Diagnosis is the formal process by which a learning disability - and indeed other disabilities or conditions - is identified.
Some people will want to find out information as soon as they are told their child has a learning disability or as soon as they suspect their child may have one. Others will want to take their time to digest the news. Everyone is different. There is no right or wrong way.
These pages are here for parents, wider family members, and anyone else who might be interested in finding out more about diagnosis of a learning disability. They are designed to be there whenever you are ready to read them.
What is diagnosis?
Diagnosis is the formal process by which a learning disability – and indeed other disabilities or conditions – is identified.
Diagnosis can sound like an overly medical term; and, in some ways, it is. It is primarily delivered by a health professional – usually a paediatrician – and is often based on a child’s medical symptoms.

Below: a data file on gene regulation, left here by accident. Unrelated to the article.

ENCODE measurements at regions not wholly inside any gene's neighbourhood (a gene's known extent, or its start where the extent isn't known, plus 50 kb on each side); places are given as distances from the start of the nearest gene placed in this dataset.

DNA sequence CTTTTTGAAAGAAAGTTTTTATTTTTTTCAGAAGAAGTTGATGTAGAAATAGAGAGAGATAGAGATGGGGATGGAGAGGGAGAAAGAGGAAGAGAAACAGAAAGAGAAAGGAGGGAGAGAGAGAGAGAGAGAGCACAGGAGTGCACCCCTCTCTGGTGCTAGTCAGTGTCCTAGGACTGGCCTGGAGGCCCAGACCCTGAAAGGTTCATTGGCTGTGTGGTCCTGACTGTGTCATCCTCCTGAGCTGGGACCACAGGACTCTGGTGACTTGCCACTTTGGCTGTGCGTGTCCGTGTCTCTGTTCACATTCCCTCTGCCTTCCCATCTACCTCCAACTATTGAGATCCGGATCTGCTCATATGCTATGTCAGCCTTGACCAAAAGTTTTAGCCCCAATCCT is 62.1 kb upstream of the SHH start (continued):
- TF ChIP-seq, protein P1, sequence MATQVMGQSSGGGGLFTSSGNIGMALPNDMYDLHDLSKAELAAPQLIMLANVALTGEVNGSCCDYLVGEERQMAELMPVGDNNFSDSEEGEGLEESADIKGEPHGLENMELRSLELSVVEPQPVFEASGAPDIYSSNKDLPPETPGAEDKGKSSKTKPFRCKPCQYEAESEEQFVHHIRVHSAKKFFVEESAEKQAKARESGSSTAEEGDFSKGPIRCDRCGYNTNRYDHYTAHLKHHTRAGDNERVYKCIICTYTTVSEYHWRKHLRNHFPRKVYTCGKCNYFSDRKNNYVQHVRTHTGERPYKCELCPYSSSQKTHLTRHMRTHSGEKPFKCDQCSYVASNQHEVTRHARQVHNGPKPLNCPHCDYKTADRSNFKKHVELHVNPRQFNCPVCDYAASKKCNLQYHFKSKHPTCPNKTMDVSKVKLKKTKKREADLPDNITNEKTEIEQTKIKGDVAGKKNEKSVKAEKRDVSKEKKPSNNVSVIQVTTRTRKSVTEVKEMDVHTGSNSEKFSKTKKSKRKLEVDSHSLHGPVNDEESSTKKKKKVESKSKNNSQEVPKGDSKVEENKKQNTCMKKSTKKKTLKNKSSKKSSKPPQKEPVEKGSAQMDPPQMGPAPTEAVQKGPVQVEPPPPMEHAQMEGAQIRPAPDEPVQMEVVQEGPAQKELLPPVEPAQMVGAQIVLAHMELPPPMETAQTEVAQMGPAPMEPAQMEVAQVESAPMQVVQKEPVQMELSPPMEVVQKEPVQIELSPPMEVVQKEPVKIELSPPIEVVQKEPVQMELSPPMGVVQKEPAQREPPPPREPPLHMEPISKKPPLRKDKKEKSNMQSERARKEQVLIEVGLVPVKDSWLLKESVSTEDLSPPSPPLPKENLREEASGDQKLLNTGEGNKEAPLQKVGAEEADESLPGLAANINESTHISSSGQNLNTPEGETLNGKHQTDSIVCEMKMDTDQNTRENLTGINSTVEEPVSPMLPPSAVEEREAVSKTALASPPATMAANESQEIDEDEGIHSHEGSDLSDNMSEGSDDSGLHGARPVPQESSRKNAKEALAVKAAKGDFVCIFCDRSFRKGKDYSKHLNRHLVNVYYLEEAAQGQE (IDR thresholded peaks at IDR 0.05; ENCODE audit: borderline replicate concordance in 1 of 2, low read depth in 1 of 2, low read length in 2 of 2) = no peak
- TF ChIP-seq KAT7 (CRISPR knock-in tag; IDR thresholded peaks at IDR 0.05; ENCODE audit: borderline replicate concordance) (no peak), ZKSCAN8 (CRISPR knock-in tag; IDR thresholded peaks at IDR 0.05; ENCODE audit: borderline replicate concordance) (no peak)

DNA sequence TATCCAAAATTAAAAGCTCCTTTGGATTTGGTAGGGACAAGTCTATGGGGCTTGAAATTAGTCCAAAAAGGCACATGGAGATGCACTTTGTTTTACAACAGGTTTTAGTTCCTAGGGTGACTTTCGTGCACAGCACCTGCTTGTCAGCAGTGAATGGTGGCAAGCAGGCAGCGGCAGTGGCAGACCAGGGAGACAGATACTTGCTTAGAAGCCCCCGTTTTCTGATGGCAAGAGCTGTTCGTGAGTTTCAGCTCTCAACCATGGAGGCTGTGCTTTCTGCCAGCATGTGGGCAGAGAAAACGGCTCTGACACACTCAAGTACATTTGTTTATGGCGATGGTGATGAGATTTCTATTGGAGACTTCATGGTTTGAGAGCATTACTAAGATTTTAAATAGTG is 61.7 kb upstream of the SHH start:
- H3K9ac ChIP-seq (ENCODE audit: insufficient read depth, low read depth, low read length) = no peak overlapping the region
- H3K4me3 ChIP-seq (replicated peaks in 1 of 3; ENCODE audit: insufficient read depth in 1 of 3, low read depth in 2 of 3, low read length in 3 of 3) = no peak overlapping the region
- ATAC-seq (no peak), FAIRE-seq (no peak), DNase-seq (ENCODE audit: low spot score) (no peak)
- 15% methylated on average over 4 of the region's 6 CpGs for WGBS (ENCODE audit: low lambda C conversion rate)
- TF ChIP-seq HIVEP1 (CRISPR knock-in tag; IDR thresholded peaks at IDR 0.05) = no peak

This is important to remember; diagnosis often does not give you an accurate impression of what your child can and cannot do and how they will develop.
It does not tell you what your child is and will be like or what your life will be like as parents, relatives or friends.
It is, by and large, guess work. So, while you may feel that getting a diagnosis is something you would value, it is also essential to remember that nothing helps you understand your child’s needs better than your interactions with them.
How to get the support you need
Contact the Learning Disability Helpline, our advice and support line, for guidance and information about what support we can offer you.
Or why not take a look at our online community? This is a place for parents and family carers of people with a learning disability to share experiences, advice and support.